Some international investors are not enthused by the possibility of index provider MSCI (NYSE: MSCI) adding China’s A-shares to the MSCI Emerging Markets Index.
Templeton’s Mark Mobius said in a Bloomberg Television earlier this month that the lack of accessibility of A-shares makes the effort to possibly add those stocks to the MSCI Emerging Markets Index one that lacks sense.
“Fidelity Worldwide Investment calls it crazy. Schroder Investment Management Ltd. says it’s terrible. Societe Generale SA’s private-banking unit dubs it unfair,” reports Weiyi Lim for Bloomberg.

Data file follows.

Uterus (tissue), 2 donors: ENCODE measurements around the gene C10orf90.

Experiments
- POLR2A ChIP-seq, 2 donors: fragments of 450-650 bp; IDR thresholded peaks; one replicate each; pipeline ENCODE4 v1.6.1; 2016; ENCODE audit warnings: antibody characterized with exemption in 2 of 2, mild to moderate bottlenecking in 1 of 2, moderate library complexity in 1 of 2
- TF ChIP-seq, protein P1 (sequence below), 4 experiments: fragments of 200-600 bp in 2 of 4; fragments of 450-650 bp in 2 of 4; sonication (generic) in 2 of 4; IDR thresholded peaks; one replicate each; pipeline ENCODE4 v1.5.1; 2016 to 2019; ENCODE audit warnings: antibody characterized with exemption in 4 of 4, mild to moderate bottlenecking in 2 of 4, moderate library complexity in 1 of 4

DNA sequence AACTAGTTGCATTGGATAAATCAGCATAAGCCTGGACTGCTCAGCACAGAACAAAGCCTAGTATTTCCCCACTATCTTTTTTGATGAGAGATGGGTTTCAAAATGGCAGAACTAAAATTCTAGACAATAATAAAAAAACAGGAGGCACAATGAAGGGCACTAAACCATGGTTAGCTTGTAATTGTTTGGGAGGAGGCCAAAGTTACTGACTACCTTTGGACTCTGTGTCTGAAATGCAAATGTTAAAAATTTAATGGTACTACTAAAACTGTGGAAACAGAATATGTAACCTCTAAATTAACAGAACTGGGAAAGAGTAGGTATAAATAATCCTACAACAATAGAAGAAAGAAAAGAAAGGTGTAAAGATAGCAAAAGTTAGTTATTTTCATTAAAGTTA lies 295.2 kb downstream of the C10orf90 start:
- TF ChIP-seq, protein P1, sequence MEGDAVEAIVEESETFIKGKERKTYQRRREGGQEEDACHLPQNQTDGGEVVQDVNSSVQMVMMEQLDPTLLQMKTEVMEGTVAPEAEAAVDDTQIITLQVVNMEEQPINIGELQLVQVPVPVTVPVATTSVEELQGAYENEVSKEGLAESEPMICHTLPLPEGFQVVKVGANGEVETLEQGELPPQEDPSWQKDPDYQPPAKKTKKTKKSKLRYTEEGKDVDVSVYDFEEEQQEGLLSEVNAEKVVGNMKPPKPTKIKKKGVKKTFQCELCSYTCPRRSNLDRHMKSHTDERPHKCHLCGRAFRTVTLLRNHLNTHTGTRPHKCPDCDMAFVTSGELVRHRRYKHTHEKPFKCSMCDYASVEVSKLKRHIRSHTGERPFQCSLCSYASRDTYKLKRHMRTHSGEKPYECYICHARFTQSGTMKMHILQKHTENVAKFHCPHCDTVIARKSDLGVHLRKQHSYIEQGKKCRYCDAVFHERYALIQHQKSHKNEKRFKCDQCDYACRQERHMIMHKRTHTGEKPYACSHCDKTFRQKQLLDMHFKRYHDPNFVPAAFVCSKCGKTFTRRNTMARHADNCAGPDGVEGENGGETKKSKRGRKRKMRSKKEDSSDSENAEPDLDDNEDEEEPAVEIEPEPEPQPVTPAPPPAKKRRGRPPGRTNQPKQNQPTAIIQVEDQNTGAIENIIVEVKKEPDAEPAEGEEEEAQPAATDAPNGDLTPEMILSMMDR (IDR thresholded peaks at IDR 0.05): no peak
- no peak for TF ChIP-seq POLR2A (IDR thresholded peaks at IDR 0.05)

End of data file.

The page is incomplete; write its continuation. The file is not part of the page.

Access to China’s A-shares, the equities traded in Shanghai and Shenzhen, has increased in recent months with the debut of some exchange traded funds offering physical access to A-shares. The db X-trackers Harvest CSI 300 China A-Shares Fund (NYSEArca: ASHR) launched last November, becoming the first U.S.-listed ETF to offer physical access to China’s A-shares. ASHR has proven to be one of the more successful ETFs that debuted last year and currently has $146.2 million in assets under management. [These New ETFs Rapidly Gained Assets]
The KraneShares Bosera MSCI China A (NYSEArca: KBA) launched in early March and the Market Vectors ChinaAMC A-Share ETF (NYSEArca: PEK), the oldest A-shares ETF, has converted from a basket of derivatives to holding physical equities, but despite the increased access at the ETF level, investors are concerned about the possibility of A-shares entering one of the marquee emerging markets indices. [Hard to Ignore China A-Shares ETFs]